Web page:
MENTAL HEALTH

Utah doctor shines light on understanding, managing bipolar disorder

Apr 8, 2024, 6:00 PM

Kyler Efinger, pictured, died in an airplane engine after having what his family said was a manic episode on Jan. 1, 2024. (Efinger family)

(Efinger family)

SALT LAKE CITY —  To help understand bipolar disorder, a psychiatry professor explains the nature of the mental illness marked by manic highs and depressive lows.

Dave and Debbie expand their coverage of Kyler Efinger, 30, a Park City resident who died on the first day of this year after he breached an emergency exit at Salt Lake International Airport, ran across the tarmac, and climbed into an engine cowling of a commercial aircraft preparing for takeoff. 

Kyler was suffering a manic episode of bipolar disorder. 

Expert on bipolar disorder explains

Paul J. Carlson, M.D., an associate professor of psychiatry at the University of Utah School of Medicine and Huntsman Mental Health Institute joined the conversation on understanding and managing bipolar disorder.

 

Formerly called manic-depressive illness or manic depression, bipolar disorder is a brain disorder that affects about 2% of the population, Carlson said. He added that the illness has a “significant, complex genetic component.”

“There’s not one gene. There’s multiple genes that have small effects. . . but then there’s this interaction between a person’s genetics and their life experiences and stress. . . Periods of increased stress are when a person that has that disposition is most likely to go into an episode,” he said.

The average age of onset for bipolar disorder is mid-20s, but slightly younger in males.

“We certainly can see it in teens. Much more rarely in children,” Carlson said.

He added bipolar disorder is marked by depression, alternating with mania or hypomania.

According to mind.org:

“Hypomania is a milder version of mania that typically lasts for a shorter period — a few days, although the length of time can vary.
Whereas, mania is a more severe form. It typically lasts for a week or longer, unless cut short by treatment.”

People with bipolar 1 disorder experience mania but maybe not an episode of depression. People with bipolar 2 disorder experience hypomania and major depression, Carlson said.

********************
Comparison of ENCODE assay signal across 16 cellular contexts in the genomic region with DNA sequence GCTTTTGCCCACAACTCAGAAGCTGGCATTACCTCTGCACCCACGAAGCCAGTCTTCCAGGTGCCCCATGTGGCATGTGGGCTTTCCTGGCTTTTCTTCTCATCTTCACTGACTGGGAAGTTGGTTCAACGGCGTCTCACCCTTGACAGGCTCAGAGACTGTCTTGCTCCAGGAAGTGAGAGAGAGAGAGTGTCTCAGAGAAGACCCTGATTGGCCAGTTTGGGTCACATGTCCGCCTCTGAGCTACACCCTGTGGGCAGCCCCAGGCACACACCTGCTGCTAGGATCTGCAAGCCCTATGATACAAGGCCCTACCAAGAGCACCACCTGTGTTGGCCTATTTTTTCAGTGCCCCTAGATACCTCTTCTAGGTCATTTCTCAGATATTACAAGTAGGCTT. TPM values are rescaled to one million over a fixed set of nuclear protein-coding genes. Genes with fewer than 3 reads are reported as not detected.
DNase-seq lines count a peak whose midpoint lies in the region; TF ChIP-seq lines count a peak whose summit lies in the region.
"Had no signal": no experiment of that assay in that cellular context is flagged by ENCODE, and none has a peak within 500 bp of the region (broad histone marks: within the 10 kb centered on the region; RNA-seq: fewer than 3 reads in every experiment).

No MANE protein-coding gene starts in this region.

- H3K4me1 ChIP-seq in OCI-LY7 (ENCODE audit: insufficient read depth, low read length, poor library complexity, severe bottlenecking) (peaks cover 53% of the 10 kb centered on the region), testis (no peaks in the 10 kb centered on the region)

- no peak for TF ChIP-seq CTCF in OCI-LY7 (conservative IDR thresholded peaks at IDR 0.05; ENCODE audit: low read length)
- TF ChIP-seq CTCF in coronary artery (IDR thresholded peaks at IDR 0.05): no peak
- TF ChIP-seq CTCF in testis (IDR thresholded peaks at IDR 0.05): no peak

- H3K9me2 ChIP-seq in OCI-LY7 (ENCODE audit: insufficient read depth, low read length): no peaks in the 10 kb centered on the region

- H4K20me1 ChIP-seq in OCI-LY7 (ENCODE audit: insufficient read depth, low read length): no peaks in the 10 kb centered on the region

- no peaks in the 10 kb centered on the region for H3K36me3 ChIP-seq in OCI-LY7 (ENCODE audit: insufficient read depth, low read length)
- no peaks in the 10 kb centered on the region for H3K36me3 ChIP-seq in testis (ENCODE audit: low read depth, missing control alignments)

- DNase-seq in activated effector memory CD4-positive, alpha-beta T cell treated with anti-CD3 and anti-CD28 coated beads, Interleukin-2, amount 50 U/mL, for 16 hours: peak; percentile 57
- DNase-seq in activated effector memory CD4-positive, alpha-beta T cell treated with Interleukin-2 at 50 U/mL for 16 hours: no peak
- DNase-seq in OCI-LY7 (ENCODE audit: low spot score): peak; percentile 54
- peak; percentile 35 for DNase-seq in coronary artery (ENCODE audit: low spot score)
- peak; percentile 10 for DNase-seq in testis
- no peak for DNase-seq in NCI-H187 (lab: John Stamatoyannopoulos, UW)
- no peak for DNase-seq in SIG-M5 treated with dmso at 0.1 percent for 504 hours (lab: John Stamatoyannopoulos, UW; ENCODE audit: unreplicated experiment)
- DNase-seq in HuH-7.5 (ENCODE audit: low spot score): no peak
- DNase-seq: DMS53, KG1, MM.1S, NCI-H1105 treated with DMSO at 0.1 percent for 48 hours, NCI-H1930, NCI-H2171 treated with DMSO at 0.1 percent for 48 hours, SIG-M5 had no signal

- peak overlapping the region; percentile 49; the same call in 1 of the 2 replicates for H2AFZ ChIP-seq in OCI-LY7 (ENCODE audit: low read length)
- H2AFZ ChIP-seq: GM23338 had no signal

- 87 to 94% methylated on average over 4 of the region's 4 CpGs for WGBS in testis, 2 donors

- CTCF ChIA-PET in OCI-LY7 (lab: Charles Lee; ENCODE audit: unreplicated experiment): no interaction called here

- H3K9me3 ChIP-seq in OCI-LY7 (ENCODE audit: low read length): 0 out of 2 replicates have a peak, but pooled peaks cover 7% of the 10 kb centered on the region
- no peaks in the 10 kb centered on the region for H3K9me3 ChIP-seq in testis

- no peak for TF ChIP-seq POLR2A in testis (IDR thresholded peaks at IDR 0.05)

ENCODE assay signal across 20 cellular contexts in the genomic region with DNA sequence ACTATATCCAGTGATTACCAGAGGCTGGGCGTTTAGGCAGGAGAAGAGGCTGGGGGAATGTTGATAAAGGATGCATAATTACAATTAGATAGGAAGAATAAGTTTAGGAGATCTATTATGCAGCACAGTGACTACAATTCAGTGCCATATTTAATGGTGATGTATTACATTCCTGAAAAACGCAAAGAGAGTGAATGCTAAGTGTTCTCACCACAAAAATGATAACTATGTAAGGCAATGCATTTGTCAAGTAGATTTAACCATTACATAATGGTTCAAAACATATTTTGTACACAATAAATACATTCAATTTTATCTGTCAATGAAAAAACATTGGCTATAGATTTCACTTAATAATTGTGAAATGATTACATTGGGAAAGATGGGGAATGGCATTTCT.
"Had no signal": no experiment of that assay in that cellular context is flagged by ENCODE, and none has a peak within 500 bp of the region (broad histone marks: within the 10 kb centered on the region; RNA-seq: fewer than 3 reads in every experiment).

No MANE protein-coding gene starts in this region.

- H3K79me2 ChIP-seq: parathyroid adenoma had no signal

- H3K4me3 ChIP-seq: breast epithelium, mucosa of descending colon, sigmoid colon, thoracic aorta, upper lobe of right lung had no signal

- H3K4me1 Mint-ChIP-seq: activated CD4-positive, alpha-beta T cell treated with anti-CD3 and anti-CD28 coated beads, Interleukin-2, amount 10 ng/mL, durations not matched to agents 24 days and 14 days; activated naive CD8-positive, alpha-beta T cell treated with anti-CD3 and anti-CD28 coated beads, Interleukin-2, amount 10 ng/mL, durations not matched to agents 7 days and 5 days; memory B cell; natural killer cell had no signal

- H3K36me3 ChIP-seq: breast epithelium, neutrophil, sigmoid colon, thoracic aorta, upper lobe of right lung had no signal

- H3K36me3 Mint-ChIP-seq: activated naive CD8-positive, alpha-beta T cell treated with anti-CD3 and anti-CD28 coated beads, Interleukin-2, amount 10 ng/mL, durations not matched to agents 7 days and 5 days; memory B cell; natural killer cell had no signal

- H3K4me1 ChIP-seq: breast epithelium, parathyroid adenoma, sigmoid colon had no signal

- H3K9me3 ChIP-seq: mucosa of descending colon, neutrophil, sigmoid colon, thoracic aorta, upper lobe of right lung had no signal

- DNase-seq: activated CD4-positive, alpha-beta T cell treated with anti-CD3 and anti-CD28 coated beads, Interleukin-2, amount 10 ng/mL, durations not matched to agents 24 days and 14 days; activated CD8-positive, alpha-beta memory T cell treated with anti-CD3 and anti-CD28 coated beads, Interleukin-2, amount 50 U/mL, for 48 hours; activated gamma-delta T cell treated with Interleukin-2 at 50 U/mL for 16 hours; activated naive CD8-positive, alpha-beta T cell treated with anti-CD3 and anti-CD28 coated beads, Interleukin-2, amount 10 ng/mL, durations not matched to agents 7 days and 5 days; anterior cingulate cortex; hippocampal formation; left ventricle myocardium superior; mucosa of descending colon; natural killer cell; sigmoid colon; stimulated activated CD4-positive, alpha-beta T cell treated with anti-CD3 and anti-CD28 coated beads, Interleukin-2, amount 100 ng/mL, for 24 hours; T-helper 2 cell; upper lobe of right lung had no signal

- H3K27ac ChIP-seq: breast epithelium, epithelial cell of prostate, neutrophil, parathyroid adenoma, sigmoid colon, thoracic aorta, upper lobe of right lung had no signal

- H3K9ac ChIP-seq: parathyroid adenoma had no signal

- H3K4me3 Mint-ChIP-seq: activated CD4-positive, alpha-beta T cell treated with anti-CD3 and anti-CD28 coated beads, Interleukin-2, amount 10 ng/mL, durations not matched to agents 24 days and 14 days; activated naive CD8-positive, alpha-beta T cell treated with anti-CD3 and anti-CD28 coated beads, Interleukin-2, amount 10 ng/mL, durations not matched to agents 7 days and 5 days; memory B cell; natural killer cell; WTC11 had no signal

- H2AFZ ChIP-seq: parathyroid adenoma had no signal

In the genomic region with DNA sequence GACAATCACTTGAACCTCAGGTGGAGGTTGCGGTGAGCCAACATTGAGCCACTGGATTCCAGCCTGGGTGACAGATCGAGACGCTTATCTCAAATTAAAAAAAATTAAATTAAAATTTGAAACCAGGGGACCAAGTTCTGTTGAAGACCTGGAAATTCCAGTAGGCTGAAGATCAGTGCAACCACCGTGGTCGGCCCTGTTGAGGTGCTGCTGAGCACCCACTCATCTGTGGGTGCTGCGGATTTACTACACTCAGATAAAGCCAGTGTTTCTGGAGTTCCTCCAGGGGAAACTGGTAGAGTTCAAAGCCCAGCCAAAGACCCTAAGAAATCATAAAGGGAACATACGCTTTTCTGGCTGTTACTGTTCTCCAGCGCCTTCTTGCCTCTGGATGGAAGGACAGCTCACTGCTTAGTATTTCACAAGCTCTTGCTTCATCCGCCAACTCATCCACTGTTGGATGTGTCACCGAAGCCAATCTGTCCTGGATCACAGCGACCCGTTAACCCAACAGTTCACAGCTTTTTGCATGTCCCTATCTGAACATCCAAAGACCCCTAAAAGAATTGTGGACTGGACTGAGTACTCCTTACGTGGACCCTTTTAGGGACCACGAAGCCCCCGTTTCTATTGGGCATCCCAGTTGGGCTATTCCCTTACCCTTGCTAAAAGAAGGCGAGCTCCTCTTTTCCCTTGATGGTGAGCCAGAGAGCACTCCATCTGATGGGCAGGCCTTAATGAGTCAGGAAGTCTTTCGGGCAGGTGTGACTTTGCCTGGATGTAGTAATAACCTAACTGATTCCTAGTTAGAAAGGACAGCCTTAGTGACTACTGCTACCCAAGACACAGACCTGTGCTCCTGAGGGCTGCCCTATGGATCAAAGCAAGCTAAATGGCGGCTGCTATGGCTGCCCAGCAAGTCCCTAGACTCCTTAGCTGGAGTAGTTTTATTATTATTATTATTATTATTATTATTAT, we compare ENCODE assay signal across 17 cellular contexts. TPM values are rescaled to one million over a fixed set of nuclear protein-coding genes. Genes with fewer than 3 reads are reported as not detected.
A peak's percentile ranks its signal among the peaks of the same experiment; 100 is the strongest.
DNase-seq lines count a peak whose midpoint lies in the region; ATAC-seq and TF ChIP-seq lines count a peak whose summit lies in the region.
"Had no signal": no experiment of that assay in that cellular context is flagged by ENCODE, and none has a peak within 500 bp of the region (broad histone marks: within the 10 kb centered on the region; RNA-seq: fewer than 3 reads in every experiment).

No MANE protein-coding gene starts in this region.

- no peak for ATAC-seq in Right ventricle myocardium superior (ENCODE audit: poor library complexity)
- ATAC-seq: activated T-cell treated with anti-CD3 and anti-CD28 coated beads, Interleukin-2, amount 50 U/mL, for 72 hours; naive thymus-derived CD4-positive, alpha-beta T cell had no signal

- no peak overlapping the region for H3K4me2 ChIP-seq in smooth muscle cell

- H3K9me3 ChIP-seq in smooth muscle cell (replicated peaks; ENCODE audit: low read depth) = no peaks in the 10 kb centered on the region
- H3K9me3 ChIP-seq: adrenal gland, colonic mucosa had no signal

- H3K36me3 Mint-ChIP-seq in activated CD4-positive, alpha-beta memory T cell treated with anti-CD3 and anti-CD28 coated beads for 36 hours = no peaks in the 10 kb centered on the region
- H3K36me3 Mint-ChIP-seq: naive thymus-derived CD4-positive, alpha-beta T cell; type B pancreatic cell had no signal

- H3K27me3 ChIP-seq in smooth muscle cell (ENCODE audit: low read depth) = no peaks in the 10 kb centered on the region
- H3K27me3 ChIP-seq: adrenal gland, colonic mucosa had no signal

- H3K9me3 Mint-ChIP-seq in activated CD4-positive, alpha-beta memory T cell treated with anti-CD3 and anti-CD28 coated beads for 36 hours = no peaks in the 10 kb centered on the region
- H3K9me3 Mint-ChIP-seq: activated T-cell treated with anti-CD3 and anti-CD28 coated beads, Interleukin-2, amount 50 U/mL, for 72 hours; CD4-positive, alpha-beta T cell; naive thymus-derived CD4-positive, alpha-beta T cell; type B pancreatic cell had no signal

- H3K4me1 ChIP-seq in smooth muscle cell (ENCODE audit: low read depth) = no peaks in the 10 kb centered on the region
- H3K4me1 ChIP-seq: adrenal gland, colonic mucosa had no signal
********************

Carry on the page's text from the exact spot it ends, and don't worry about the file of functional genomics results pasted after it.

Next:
Watch for changes in a person

Carlson said watch for changes in behavior such as sleep, appetite, or irritability.

“There are changes in behavior [and] what we would look for most often, not specifically just for bipolar disorder, but as a flag of maybe we need to pay attention to this.”

Marijuana as treatment not recommended, says doctor

Kyler Efinger chose to self-medicate and obtained a state-issued medical marijuana card.

Kyler’s doctors told the family that marijuana wasn’t a proven technology. Worse, it could intensify his bipolar disorder episodes and increase the potential for a manic state.

“The best data that we have at this point is that marijuana [or] cannabis seems to worsen the course of bipolar disorders. . .  it seems to increase the cycling of episodes, increase mood instability, increase suicide risk overall,” Carlson said, adding the same applies for alcohol as a treatment method.

Depression, anxiety and substance abuse tend to go together, he said.

“When you have that kind of emotional pain, I think anyone would want to do anything that they thought might give them some relief if  even temporarily.”

A call for help: 9-8-8

In July, the Substance Abuse and Mental Health Administration launched the 988 Suicide and Crisis Lifeline as a resource for those struggling with their mental health. A website was also launched with links to several resources at 988lifeline.org. 

If you need help

If you or someone you know is experiencing a mental health crisis, you can also call the National Suicide Prevention Lifeline at 1-800-273-TALK (8255) or the Utah Crisis Line at 1-800-273-8255, which is answered 24/7/365 by crisis counselors at Huntsman Mental Health Institute.

Related:

Kyler had bipolar disorder: His story, from the beginning


Dave & Dujanovic can be heard weekdays from 9 a.m. to noon. on KSL NewsRadio. Users can find the show on the KSL NewsRadio website and app, as well as Apple Podcasts and Google Play. 

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Utah doctor shines light on understanding, managing bipolar disorder